Here’s an excerpt from my ebook Farholm… Deke and Michael have ended up sharing a cottage on Farholm Island because of a slip up with booking. They visit the Community, a hippy village up in the hills and become trapped by fog:
The fog was thicker than anything Deke had ever experienced, like a disembodied entity pushing up against her face, its cold breath chilling her skin and dewing her hair. Frightened, she wanted to hold onto Michael but he stayed close by her, his arm against her elbow. Dawnstar led them as surely as if she could see clearly. Perhaps she is an alien, perhaps she has infrared vision, thought Deke. It was an utterly silent world apart from the tap of her crutches on the cobbled path and the light thud of the man’s boots. She sensed the presence of buildings rather than saw them but no other person was visible, perhaps they were having another picnic in the chapel.
Then Dawnstar was opening a door; golden light flooded into the granular miasma and they hurried into the welcoming warmth. A woman was sitting knitting in a rocking chair by a large wood burning stove which threw out heat to greet them. She looked up smiling.
“I will leave you here with Lark, I hope you find what pleases you, Michael,” and Dawnstar left them.
Lark put her knitting aside; she was wearing a yellow and purple sari with a tartan blanket round her shoulders, similar to what Frost had been wearing.
“We have photos down here. The paintings are displayed upstairs.”
It must have been a stable once, there were stalls and at the far end beyond was an open stone staircase which Michael climbed, he had told Dawnstar he wanted something for his wife. So much for Sean’s suggestion that they were separating.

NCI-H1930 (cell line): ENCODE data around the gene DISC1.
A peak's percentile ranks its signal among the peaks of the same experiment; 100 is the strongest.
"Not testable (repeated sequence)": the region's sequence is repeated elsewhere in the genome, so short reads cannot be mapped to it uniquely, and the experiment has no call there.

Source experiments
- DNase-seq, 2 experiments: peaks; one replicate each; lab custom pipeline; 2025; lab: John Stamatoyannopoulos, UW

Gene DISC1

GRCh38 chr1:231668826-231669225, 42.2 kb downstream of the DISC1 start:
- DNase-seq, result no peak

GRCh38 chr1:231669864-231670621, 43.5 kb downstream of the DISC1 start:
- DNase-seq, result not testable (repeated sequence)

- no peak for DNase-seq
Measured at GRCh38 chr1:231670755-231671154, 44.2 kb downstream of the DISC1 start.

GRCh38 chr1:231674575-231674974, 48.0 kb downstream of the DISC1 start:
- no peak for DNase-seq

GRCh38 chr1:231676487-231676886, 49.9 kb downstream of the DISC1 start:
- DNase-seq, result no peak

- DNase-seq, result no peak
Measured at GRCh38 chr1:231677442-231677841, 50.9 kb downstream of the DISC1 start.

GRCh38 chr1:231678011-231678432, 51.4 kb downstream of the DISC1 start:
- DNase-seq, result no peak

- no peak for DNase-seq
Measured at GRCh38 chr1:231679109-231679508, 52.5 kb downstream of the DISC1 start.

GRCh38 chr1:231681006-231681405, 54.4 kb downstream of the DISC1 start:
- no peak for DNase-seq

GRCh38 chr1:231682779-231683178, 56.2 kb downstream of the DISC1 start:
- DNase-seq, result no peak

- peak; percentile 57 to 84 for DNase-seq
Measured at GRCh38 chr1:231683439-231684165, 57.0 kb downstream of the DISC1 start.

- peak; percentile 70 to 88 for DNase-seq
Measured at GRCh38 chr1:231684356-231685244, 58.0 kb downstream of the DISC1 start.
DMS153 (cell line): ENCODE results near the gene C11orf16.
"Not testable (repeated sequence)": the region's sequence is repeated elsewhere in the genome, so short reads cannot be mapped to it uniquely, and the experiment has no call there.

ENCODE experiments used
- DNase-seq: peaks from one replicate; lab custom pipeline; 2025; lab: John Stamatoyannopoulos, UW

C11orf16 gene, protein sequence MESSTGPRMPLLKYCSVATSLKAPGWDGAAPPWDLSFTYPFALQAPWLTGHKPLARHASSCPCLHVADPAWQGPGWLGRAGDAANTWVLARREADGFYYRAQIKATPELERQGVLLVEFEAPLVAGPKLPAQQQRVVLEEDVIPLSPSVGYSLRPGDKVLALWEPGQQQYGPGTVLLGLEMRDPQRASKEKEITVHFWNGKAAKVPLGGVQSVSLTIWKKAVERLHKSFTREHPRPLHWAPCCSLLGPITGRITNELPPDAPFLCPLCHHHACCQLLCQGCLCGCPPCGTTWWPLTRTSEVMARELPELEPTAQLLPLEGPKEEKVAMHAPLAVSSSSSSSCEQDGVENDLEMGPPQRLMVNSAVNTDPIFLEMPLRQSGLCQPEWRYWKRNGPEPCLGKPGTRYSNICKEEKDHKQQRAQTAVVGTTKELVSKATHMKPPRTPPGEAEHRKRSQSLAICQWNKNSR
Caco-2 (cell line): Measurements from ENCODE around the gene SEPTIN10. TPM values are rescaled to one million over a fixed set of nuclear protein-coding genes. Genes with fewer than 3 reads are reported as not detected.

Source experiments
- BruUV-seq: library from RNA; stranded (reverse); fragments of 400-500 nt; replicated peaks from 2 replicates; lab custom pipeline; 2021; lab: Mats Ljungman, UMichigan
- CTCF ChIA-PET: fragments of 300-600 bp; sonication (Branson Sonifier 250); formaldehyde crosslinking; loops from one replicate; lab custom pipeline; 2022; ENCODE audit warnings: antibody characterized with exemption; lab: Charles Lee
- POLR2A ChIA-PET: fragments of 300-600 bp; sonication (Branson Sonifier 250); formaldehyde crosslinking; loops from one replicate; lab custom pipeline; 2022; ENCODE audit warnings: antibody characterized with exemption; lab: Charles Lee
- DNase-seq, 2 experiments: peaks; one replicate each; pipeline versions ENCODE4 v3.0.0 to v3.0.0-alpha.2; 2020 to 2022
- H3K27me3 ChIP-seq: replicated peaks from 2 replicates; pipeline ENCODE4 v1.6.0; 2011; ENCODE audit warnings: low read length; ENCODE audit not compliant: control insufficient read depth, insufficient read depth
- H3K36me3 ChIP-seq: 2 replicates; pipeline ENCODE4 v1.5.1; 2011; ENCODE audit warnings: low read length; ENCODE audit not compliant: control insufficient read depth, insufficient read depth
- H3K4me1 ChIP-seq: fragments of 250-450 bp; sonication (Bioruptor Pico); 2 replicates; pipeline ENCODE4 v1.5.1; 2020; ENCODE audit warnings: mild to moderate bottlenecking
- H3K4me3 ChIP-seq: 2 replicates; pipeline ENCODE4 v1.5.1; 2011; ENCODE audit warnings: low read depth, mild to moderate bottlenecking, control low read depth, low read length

Deke wandered around and looked at the photos, many similar to those in the café and she remarked on it to Lark. They were by two of the sisters, Lily and Daisy. There were more pictures by a different photographer, scenes from Community life: people dancing, two men weaving, a potter, some women making jewellery, children skipping in a ring around a pond. They too were black and white but they were more appealing, less artificial.
Lark commented that the photographer was a visitor and her tone was reserved. There were more earnest ‘arty’ photos by Lily and Daisy and then another set of smaller pictures all of children by ‘the visitor’. Deke stared at a group of small girls, clambering over rocks by the sea. They had turned towards the camera but the wind had caught their hair so their faces were hidden except for their laughing mouths.
“I like this.” Deke would buy it for Blaine.
Lark unhooked it and took it away to wrap it. Deke stared at a picture of Christine Anemone; she was with other children hauling sacks of potatoes. They were all grimy and hot but every one of the five was laughing, except for Christine who scowled her defiant scowl.
“You poor child,” Deke whispered.
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